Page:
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Takeuchi Elected APS Fellow

Takeuchi Elected APS Fellow

Professor Ichiro Takeuchi.
Professor Ichiro Takeuchi.

Clark School Department of Materials Science and Engineering (MSE) professor Ichiro Takeuchi has been elected to Fellowship in the American Physical Society (APS). The Council of the APS cited Takeuchi "for pioneering contributions to the creation of novel classes of materials using combinatorial synthesis and probing their properties with novel probes."

Founded at Columbia University in 1899, the APS has 46,000 members and is the publisher of Physical Review Letters, the top physics journal in the nation. APS Fellows constitute no more than one half of one percent of the total membership.

Takeuchi is one of the relatively few scientists worldwide who specializes in combinatorial materials science (also known as "combi"), which allows for the rapid screening of a large number of compositionally varying samples to determine if any have the characteristics the researchers desire, saving time and money in the process. Only a handful of facilities capable of this kind of work exist throughout the world, and the one Takeuchi manages, the Keck Laboratory for Combinatorial Nanosynthesis and Multiscale Characterization, is unique among American universities.

One of his highest-profile combi projects was the discovery of a new, lead-free piezoelectric material whose properties are comparable to PZT, a lead-based compound currently widely used in electronics.

His other research interests include the fabrication and characterization of novel multilayer thin-film devices, development of scanning probe microscopes, thin-film deposition and characterization, device fabrication, and low temperature measurements.

Takeuchi's work has won him numerous grants and honors, including the ONR Young Investigator Program Award in 2000, the NSF-CAREER Award in 2001, and being selected to attend the National Academy of Engineering's (NAE) 2008 U.S. Frontiers of Engineering Symposium. He was named a University Research Leader for his success in bringing millions of sponsored research dollars to campus, including its first Department of Energy Advanced Research Projects Agency—Energy (ARPA-E) grant to develop a smart alloy that could make cooling systems up to 175% more efficient and a U.S. Defense Advanced Research Projects Agency (DARPA) grant that funds the exploration of new ways to construct highly-sensitive magnetometers.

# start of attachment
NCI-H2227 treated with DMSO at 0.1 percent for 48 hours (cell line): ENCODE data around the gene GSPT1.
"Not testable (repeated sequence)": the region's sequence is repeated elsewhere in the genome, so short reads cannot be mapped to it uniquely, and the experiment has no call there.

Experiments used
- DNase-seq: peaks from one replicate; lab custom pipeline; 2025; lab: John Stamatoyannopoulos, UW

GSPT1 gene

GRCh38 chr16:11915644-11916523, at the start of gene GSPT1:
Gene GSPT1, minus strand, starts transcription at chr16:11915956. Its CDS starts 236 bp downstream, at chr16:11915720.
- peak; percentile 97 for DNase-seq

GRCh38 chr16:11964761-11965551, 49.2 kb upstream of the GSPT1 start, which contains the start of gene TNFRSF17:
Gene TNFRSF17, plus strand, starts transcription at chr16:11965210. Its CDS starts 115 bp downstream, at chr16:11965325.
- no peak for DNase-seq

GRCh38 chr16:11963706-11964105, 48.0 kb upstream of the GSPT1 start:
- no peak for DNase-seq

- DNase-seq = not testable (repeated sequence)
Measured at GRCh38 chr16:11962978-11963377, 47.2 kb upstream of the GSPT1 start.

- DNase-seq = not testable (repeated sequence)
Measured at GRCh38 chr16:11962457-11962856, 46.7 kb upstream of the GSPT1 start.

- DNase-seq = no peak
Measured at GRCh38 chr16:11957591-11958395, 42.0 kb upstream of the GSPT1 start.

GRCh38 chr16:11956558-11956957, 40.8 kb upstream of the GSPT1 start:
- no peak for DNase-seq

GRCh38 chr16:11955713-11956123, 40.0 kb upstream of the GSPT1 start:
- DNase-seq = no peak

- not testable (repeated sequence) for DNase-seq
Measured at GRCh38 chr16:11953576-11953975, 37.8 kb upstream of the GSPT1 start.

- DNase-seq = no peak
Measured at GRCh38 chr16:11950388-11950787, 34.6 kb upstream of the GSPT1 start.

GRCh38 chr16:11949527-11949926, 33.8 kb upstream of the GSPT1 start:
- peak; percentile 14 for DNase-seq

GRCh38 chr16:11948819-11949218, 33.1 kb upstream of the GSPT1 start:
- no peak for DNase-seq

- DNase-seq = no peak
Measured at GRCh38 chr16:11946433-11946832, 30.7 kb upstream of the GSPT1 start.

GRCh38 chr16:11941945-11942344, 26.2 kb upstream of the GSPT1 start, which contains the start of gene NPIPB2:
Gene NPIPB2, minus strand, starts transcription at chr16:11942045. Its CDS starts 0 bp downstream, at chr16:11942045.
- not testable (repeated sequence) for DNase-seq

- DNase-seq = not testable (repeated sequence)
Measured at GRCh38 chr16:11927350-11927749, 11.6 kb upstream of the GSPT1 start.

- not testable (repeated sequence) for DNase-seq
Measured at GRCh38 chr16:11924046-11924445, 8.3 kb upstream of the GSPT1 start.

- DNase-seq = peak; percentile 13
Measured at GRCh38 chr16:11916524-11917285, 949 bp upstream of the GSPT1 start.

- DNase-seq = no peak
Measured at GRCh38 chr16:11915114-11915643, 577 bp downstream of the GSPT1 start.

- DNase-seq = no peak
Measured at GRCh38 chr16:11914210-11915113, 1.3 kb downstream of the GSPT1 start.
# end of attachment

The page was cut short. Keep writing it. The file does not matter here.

Takeuchi earned his Ph.D. in physics at the University of Maryland, College Park in 1996. After working as a postdoctoral fellow at the Lawrence Berkeley National Laboratory, he returned to campus to join the MSE faculty in 1999. He has been a visiting professor at institutes, laboratories and universities in Germany and Japan, and has been a guest researcher at the National Institute of Standards and Technology since 2002.

Takeuchi is the fourth member of the MSE faculty, and the second in the past three years, to become an elected fellow of the APS, joining Professor and Chair Robert M. Briber, Associate Professor Luz Martínez-Miranda, and Maryland NanoCenter director Professor Gary Rubloff.

Related Articles:
Searching for Replacements for Rare Earth Elements in Permanent Magnets
Discover, Create, Deploy: Professors Contribute to Materials Genome Initiative
$3.2M ARPA-E Award Supports Development of Combined Cooling/Heating/Power System
Takeuchi, Multi-University Group Lead Materials Research
$2M DARPA Grant for New Magnetometer Technology
Takeuchi Research Featured in Industry Publication
Takeuchi Interviewed About PZT Replacement
Reducing Our Lead Footprint
New Lead-Free Material for Electronics

December 3, 2010


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